You don't know what you've got (till it's gone)

By Russell Willis Taylor
I have just watched an interview with Elizabeth Warren, who chairs the oversight committee on TARP.  An outstanding thinker from Harvard who took on what has to be the most thankless job in Washington right now, Dr. Warren stated unequivocally tonight that ignoring the need for regulatory counterbalancing of unchecked corporate interests will undermine the stability of our economy for the next 50 years.  Sobering stuff from a scholar not given to hyperbole, and not unrelated to the conversation we are having on this blog.

Although we are talking about what to call the broad field of endeavor in which we all toil, the larger question being posed is a policy question, as others have said.  I suggest that the questions are: Why don't we have a cultural policy, who would develop it, promote it, and defend it, and what's the point of having one at all?  Bill Ivey has defined the expressive life as being partly about "voice" and our conversations are also about voice, about giving voice to the needs of millions of people to be involved in creative and expressive activities, some of which but by no means all are included in the work of the nonprofit arts organization.  This voice would be a counterbalance to the natural (some would say) predatory instincts of corporate interests which have been given unnatural (others would say) free reign over the past 20 years.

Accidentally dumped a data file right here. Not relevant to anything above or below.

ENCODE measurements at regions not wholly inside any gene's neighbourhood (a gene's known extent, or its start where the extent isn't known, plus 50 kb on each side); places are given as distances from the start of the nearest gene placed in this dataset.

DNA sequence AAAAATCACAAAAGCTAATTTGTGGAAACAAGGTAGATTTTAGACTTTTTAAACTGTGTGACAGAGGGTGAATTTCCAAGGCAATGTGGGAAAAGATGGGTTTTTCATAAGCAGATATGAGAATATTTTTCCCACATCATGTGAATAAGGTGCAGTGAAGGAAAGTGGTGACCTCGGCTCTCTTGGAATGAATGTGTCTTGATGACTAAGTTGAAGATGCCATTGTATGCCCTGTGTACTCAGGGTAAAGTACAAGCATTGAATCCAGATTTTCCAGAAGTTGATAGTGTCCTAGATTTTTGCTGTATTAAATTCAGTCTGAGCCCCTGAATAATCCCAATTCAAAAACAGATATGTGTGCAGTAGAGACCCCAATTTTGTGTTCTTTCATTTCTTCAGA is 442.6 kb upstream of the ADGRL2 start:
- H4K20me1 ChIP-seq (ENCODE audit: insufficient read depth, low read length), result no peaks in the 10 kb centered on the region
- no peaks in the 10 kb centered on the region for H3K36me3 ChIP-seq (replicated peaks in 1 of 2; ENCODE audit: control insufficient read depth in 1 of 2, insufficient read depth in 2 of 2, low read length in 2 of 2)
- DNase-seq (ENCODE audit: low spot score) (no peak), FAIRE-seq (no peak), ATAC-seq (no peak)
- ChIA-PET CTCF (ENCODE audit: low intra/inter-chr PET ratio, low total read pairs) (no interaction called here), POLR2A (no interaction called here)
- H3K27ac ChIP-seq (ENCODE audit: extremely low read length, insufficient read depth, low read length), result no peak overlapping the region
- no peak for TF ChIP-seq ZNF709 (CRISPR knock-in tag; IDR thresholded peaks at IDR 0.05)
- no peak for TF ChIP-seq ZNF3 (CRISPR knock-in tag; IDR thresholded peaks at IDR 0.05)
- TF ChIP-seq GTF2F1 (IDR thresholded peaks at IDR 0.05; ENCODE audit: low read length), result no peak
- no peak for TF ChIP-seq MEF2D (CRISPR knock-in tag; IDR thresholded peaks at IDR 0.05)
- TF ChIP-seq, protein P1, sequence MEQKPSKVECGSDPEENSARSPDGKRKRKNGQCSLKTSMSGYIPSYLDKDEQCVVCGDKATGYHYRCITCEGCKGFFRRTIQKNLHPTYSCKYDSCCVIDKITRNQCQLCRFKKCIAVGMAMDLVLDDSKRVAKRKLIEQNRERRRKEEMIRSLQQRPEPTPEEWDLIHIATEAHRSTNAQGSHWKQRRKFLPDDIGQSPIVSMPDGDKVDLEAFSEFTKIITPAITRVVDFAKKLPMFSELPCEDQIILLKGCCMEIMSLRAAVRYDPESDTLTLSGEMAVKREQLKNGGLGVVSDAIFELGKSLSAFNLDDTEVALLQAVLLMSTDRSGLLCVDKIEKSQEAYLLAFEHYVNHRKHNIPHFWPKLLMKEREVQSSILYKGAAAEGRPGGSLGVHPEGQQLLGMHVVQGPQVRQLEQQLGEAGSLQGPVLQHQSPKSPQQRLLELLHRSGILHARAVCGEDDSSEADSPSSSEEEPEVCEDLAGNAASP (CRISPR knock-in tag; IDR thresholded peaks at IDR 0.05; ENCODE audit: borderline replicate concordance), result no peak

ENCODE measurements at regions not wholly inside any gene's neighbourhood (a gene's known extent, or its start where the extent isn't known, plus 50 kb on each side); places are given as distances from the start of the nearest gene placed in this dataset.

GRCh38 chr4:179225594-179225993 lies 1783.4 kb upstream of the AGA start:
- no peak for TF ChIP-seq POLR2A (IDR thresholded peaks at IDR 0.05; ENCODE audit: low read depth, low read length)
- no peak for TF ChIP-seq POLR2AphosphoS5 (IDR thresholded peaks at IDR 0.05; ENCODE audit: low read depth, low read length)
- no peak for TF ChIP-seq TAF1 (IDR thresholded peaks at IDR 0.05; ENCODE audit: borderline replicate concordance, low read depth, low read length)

It seems to me that there are several barriers in our way, and the language question that Bill has raised is almost certainly one of them insofar as it symbolizes a narrow definition of creativity and culture that divides and weakens a broader range of constituents. This larger group, made up of all of the commercial and noncommercial cultural players already listed by others and one whose work centers on more than just the profit motive,  would benefit from coalescing around commonalities rather than continuing to delineate themselves as warring tribes with diminishing returns for all concerned. 

Another barrier to a more unified and effective voice protecting the interests of the many over the interests of the few is that many in this field have a rudimentary understanding of policy -- what one looks like, why you have them, and what you do with one when you do have it.  The territoriality of the various service organizations is exacerbated by their need to stake out boundaries that will differentiate them for funding purposes, and I suspect but don't know that Americans for the Arts are resisting Bill's blandishments for the bigger push because they (entirely properly) don't want to be seen as building an even bigger empire in our tiny, fragmented sector.  Educating ourselves about the purpose and limits of policy development would help us all.